They came. They saw. They are pitching in.
In mid-October, nine youths representing AmeriCorp National Civilian Community Corp (NCCC)’s Southern Region arrived in Western Massachusetts for their month-long team-based volunteering stint with Greater Springfield Habitat for Humanity (GSHFH). Known as the “River 4” group, the young adults who range in age from 18 to 24, live and work in the community. At GSHFH, they primarily work at the construction sites assisting the crew.
For many of them, the choice to join the national service program is an opportunity to travel around the United States, engage in new and selfless opportunities, and figure out what they would like to pursue for a career. Prior to arriving in Springfield, the team volunteered in Louisiana where they worked with Lafayette Habitat for Humanity. Then, in Alabama they worked with elementary-age children in the Selma school district.
In Massachusetts, a state that’s foreign to many River 4 members, they are taking in all the experiences – fall foliage and snow in October, plus the kindness of gratitude of the Habitat community.
“I really enjoy working with Habitat for Humanity,” said Baylee Bluejacket, 20, from Tulsa, Oklahoma. “It makes me really want to get things done. Not only are we working with the homeowners, but we also see the framed picture of the whole family and their little bio and it motivates me to get this done so they can move in and start their lives.”
Prior to joining the NCCC, Baylee had attended college at two Oklahoma schools, but couldn’t decide on a major or career field. Since linking with NCCC in July, she’s discovered interests in broadcast journalism, speech pathology, and social work/counseling. When the program ends in May 2021, she’s thinking of continuing in AmeriCorps through Vista, a program that works to alleviate poverty.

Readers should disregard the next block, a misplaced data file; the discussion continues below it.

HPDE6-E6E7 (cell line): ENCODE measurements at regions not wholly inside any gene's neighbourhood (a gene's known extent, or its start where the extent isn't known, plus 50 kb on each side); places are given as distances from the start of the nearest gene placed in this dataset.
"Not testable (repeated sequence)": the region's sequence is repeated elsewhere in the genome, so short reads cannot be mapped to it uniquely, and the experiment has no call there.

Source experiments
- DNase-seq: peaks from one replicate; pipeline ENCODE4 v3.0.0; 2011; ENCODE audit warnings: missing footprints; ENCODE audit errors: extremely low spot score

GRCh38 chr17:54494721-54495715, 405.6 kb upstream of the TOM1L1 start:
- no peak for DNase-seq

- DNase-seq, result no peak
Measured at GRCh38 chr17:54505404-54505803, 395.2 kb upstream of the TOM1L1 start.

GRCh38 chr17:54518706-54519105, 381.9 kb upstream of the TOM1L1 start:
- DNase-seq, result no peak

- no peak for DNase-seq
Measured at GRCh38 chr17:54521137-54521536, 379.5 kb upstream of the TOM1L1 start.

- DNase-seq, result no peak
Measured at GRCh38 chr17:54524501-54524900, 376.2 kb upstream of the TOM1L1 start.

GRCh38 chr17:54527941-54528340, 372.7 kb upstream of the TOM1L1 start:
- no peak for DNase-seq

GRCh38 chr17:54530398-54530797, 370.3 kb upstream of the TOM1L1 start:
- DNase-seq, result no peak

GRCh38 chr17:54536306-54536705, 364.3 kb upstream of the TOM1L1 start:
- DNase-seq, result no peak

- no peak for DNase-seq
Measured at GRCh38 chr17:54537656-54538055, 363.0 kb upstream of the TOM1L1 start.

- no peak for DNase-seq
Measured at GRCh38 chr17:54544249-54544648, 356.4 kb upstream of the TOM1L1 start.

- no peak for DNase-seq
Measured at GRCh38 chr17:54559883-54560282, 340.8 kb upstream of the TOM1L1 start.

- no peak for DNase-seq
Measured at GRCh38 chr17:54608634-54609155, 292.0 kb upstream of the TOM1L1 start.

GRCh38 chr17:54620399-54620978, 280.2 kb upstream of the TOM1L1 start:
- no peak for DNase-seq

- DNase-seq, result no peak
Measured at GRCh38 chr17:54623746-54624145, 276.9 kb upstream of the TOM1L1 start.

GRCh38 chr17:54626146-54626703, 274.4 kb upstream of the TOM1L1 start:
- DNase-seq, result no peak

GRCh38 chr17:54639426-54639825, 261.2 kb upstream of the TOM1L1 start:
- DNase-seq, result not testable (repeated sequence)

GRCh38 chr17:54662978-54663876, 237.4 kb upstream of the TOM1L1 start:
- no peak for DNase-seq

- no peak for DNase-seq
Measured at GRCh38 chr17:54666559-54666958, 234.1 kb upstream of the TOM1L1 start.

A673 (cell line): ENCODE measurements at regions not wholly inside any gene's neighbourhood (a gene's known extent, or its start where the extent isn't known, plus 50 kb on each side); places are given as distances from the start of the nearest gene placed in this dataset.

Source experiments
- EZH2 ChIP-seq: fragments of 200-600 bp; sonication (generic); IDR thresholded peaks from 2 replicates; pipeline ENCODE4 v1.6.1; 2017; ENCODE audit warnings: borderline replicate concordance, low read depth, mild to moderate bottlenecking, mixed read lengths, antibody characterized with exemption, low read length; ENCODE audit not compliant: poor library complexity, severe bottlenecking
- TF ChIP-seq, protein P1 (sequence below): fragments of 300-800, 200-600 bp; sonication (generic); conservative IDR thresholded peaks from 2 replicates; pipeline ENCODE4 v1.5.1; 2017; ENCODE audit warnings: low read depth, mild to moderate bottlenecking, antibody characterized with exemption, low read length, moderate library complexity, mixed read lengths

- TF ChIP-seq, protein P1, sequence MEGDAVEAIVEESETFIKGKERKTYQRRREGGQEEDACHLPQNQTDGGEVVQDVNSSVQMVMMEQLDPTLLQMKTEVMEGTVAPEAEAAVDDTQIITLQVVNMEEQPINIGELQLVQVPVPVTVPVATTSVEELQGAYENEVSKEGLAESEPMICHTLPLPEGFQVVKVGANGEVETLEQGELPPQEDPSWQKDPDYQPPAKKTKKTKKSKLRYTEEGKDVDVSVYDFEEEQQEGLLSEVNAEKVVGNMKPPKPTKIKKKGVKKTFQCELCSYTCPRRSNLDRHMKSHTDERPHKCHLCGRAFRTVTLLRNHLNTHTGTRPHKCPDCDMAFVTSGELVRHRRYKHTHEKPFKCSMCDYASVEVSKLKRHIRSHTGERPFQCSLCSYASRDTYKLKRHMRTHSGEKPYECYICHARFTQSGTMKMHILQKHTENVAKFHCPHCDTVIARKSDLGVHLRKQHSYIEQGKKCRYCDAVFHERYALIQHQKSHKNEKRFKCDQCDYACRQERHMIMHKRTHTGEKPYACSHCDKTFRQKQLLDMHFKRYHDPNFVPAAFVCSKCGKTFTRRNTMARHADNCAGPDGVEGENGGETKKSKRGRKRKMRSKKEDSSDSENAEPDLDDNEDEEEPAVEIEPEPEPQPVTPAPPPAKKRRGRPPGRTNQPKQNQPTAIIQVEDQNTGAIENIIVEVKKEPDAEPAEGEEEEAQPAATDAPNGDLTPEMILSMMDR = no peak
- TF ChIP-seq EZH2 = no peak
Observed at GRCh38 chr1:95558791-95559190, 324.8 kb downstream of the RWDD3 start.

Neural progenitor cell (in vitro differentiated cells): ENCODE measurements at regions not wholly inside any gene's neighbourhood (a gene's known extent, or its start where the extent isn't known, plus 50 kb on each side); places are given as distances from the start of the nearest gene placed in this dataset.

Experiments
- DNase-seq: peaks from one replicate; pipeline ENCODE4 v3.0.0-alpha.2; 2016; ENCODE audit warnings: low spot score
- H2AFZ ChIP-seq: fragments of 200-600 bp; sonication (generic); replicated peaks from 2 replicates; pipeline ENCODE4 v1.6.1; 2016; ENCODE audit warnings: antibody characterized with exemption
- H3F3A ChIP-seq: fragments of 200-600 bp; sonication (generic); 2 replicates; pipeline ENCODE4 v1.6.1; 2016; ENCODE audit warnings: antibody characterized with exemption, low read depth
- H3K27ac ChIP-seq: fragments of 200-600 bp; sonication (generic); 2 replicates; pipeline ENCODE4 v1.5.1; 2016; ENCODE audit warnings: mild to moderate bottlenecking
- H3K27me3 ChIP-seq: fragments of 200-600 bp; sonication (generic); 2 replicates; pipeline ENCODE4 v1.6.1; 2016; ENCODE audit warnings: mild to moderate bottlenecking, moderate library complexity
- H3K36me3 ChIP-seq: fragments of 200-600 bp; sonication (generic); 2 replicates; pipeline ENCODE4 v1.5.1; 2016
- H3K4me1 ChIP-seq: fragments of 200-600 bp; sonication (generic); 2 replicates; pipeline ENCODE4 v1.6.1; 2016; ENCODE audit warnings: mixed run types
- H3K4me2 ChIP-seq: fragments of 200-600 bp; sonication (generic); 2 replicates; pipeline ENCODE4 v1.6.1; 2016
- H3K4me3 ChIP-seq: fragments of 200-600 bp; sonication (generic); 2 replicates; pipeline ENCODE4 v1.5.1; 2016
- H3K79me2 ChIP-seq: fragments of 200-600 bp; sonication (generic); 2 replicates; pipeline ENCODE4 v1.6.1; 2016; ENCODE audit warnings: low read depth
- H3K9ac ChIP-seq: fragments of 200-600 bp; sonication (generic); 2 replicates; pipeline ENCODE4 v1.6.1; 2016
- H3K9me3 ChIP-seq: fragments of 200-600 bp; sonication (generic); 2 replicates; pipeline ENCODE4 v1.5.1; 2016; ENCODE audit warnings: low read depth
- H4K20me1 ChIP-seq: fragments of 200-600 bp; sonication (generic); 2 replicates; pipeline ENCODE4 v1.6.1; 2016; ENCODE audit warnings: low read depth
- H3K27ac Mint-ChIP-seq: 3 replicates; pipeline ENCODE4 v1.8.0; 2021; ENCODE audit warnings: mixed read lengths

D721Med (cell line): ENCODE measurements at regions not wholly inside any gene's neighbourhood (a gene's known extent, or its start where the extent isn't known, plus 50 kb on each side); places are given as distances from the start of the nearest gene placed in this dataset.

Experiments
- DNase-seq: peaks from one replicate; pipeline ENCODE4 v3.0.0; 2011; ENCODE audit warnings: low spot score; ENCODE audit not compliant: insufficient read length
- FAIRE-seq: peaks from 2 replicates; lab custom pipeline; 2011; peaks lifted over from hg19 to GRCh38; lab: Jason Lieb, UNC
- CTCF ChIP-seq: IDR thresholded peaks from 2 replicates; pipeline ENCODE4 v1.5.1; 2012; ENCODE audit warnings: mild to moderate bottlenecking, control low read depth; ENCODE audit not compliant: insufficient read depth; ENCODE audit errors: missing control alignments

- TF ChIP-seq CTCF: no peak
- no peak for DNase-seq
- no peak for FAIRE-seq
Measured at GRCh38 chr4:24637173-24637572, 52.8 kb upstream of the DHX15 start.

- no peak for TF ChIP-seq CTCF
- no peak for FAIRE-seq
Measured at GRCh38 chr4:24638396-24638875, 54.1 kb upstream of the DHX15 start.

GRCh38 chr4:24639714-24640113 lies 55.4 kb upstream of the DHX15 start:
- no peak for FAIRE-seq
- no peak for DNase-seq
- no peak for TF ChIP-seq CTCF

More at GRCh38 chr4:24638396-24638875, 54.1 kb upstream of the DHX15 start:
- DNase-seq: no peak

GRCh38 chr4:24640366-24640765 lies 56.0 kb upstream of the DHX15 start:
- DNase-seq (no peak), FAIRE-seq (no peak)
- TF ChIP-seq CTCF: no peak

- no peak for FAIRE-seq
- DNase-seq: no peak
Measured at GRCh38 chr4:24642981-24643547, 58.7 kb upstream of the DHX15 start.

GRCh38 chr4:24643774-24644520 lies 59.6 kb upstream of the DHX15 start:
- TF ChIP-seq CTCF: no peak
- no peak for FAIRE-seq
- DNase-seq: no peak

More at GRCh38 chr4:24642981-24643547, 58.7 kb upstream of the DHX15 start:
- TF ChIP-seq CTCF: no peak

The River 4 team begins their workdays between 6:30 and 7:15am, leaving their apartment at 7:30am. They work until 4pm, and have dinner as a group at 5:30pm.
Sheri Green, GSHFH Construction manager, who spends the most time with the youths assigning tasks and overseeing their work, said, “They’re hard workers. They want to feel proud, and they’re willing to learn.”
Mary Melchiskey, GSHFH Construction site supervisor, agreed.
“They’re exuberant and they excel. When they get going, they’re on it,” she said, specifically referring to their reorganization of the Habitat warehouse and the task of moving 16 tons of stone from a worksite.
The NCCC team’s days also include structured group physical training and work for their individual specialty roles. Each member of the group has one and they include reaching out to local media outlets to educate them on NCCC, or service learning initiatives, such as conducting research to understand how their service impacts the communities they’re in. Their nights end with downtime. Members have said they read, watch movies, play card games, or scroll through the social media apps on their mobile phones.
Baylee’s teammates, 20-year-old Tree Moses, of the Bay Area in California, and 24-year-old Pilar Righetti, of Sinajana, Guam, said the most challenging part of the NCCC is the lack of alone time.
“The challenge I’ve faced is living with such a diverse group and knowing you’re going to be doing that for 10 months,” said Pilar. “Although living with a variety of individuals is the most challenging for me, it is also the best learning opportunity for me. I have enjoyed it and have grown as a person and that is one of the many things this program has to offer.”
Pilar said she spent much of her childhood traveling internationally, but hadn’t seen much of the mainland United States. Following her graduation from the University of Redlands in California, she returned to central Guam to pursue a career in the hospitality industry. For two years, she worked the front desk at a hotel when she questioned her next steps – should she pursue her master’s degree, follow a different path, or travel? By joining NCCC, she could dabble in a variety of career fields and give back to the community, a prospect she said she has enjoyed so far, particularly for Habitat, as she loves the mission.
Tree said he joined because he was unhappy with the university he selected in California and the overall college experience. By joining NCCC, he could travel – a hobby he enjoys – and explore various career paths. When the NCCC program ends, Tree said he figures he’ll try college again. But with the COVID-19 pandemic forcing students to attend classes online, he’s not sure about that path either.
The team leaves Massachusetts on Nov. 22 and heads to their next destination, Litchfield, Connecticut, where they will be working on maintaining outdoor trails.